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Rebecca Pates and Maximilian Schochow, ed., Der “Ossi:” Mikropolitische Studien über einen symbolischen Ausländer (Wiesbaden: Springer VS, 2013)

Reviewed by René Wolfsteller

Lisa Pine, Education in Nazi Germany (Oxford; New York: Berg, 2010)

Reviewed by Gregory Baldi

Stephen J. Silvia, Holding the Shop Together: German Industrial Relations in the Postwar Era (Ithaca: Cornell University Press, 2013)

Reviewed by Volker Berghahn

Egbert Klautke, The Mind of the Nation: Völkerpsychologie in Germany, 1851-1955 (New York and Oxford: Berghahn Books, 2013)

Reviewed by David Freis

Damani J. Partridge, Hypersexuality and Headscarves: Race, Sex and Citizenship in the New Germany (Bloomington: Indiana Universtiy Press, 2012)

Reviewed by Myra Marx Ferree

Moshe Zimmermann, Deutsche gegen Deutsche: Das Schicksal der Juden, 1938-1945 (Berlin: Aufbau-Verlag, 2008; Hebrew trans., Tel Aviv: Am Oved, 2013)

Reviewed by Noga Wolff

Zara Steiner, The Triumph of the Dark: European International History, 1933-1939 (Oxford: Oxford University Press, 2011)

Reviewed by Volker Prott

Stefan Berger and Norman La Porte, Friendly Enemies: Britain and the GDR, 1949-1990 (New York: Berghahn Books, 2010)

Reviewed by Meredith Heiser-Duron

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Introduction

The Personal and the Political

Simon Coleman and Sondra L. Hausner

through the relationships between religion, the body, and scripture. In 2005, toward the end of her life, Mary Douglas wrote a Preface to the Hebrew translation of Purity and Danger , and we republish that Preface here, alongside Albert I. Baumgarten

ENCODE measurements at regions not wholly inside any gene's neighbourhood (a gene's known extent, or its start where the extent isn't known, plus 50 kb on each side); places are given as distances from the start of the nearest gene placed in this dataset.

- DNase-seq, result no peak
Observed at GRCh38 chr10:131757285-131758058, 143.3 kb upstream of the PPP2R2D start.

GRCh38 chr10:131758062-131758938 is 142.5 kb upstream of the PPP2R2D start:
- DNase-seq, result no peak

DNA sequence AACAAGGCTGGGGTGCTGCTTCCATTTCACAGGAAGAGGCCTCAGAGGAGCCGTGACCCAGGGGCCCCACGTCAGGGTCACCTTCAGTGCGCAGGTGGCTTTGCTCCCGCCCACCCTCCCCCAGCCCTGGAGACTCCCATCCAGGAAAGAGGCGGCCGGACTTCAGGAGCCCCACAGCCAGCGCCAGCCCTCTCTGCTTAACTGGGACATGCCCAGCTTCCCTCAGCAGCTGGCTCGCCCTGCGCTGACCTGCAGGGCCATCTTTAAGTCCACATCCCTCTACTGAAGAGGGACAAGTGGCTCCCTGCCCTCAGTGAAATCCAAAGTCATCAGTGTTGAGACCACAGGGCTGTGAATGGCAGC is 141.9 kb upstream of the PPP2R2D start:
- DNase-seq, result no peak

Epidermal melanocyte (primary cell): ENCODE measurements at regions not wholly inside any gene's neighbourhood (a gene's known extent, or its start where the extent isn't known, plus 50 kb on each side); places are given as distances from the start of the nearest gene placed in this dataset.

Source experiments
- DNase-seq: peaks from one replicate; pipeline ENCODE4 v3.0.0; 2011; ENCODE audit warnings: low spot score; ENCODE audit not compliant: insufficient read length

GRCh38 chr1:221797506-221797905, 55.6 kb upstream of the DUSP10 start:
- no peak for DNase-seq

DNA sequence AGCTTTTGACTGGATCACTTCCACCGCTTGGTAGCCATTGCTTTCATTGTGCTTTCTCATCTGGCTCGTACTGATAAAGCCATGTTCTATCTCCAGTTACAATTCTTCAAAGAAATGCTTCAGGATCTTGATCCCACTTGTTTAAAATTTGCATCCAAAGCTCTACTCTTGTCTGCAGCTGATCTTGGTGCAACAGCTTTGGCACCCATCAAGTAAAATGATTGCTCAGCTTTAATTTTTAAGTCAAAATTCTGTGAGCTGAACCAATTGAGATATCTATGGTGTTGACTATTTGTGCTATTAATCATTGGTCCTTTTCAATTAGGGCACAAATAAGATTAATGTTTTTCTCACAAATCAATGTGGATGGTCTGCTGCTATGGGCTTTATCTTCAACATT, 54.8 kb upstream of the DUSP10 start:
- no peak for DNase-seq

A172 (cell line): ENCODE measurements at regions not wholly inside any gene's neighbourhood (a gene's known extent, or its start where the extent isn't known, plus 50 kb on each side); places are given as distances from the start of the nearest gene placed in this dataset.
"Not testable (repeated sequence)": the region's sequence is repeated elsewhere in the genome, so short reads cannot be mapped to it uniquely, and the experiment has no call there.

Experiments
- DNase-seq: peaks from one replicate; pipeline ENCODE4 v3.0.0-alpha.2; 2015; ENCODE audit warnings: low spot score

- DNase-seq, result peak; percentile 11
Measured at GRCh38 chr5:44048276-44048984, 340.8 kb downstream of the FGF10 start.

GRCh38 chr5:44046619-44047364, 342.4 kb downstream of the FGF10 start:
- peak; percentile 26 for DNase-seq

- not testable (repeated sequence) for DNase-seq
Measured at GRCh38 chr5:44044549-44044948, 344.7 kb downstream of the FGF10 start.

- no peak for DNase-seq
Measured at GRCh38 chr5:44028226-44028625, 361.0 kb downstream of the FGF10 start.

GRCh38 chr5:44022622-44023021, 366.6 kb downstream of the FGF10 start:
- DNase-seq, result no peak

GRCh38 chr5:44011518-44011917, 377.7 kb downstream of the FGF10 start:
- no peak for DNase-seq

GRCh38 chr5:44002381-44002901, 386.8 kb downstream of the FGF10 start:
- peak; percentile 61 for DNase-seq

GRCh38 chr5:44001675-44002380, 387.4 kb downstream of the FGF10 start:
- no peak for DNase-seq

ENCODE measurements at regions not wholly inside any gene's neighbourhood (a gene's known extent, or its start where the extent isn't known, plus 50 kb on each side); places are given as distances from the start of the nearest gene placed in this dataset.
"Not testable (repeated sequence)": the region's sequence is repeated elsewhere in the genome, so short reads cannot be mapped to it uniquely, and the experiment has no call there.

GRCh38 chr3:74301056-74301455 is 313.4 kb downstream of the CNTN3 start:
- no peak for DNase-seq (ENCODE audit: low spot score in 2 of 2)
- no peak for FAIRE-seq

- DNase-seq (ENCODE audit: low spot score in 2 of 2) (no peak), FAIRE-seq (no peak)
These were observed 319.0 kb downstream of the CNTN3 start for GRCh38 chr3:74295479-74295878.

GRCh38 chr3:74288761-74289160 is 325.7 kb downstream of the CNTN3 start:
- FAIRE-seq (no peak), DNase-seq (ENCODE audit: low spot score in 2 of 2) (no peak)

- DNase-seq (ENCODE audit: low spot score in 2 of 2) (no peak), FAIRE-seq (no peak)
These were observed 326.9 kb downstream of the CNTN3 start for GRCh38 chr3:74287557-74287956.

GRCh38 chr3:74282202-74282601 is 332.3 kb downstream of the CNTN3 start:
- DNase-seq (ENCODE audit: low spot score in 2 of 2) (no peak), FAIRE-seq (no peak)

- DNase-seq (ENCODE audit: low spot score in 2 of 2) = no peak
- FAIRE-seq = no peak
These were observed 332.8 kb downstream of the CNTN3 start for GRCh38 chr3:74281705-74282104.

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Constructing Difference and Imperial Strategy

Contrasting Representations of Irish and Zionist Nationalism in British Political Discourse (1917–1922)

Maggy Hary

, that Hagar was the wife of Abraham, and Sarah was his concubine; and this hatred is all the more envenomed because the Hebrew holds the direct opposite to have been the case. Other and more real hatreds have been superimposed, but the stories and

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Weapons for Witnessing

American Street Preaching and the Rhythms of War

Kyle Byron

copies of the War Cry , a Salvation Army publication ( Winston 2000: 76–85 ). Two decades later, amid the intellectual ferment of the Harlem Renaissance, Ethiopian Hebrews took to the avenues of Harlem to preach that Black Americans should embrace their

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Eric Jennings, Hanna Diamond, Constance Pâris de Bollardière, and Jessica Lynne Pearson

Yiddishists’ anxiety about the future and the youth, as they were confronted with the difficult challenge of transmitting their much endangered minority language. If Doron mentions the communal efforts to teach Hebrew or debates about secular versus

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Romanticizing Difference

Identities in Transformation after World War I

Nadia Malinovich

inaugural ceremony of the Hebrew University of Jerusalem in 1925, the writer Jean-Richard Bloch described the “oriental” landscape of the university and the “occidental” origins of the participants, representatives of “science and humanism,” as a paradox